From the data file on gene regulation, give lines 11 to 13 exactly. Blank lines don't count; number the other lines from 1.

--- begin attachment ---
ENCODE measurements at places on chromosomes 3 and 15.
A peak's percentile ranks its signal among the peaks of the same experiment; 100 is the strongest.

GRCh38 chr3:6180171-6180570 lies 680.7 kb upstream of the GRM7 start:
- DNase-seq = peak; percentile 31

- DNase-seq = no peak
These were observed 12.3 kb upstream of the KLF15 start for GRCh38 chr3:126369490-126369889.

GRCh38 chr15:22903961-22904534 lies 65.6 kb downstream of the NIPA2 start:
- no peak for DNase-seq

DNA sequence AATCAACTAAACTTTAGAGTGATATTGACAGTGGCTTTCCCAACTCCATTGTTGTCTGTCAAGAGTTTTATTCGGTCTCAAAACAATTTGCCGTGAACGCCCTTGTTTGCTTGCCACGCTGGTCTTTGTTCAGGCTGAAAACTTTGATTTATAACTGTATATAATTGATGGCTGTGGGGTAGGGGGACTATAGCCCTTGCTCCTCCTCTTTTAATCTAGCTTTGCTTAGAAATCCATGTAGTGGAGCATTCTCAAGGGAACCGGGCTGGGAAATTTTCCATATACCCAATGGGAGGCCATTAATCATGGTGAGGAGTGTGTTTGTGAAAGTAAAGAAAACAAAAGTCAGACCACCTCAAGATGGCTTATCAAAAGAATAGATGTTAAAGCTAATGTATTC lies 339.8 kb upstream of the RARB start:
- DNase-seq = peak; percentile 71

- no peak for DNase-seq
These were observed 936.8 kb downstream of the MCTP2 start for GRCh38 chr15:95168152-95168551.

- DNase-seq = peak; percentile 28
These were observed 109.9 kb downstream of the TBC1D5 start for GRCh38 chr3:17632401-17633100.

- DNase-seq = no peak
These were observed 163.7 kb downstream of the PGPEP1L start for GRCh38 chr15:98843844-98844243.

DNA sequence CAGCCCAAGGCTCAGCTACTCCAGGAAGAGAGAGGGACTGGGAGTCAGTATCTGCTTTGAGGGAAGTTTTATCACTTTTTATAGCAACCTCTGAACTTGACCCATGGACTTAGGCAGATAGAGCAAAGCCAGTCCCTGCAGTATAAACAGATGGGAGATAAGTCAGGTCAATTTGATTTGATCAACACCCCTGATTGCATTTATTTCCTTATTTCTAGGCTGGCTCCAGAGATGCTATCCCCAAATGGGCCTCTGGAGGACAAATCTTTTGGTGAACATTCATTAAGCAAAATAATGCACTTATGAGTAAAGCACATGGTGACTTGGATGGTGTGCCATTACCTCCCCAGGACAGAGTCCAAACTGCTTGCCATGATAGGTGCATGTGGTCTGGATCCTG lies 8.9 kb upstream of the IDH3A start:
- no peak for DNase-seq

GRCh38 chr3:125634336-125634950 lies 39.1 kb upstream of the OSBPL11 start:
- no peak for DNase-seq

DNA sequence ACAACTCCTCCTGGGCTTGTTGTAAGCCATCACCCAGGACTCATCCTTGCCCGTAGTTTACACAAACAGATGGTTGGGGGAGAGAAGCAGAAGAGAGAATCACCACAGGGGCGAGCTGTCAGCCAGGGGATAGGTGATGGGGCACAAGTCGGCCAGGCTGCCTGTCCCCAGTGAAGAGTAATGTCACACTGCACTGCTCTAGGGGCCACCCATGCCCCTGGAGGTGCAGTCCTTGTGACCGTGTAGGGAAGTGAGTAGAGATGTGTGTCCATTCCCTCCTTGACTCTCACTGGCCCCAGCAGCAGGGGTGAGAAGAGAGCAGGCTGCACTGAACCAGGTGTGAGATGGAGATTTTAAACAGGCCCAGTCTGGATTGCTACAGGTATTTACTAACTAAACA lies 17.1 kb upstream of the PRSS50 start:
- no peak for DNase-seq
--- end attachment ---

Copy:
- no peak for DNase-seq
These were observed 936.8 kb downstream of the MCTP2 start for GRCh38 chr15:95168152-95168551.

- DNase-seq = peak; percentile 28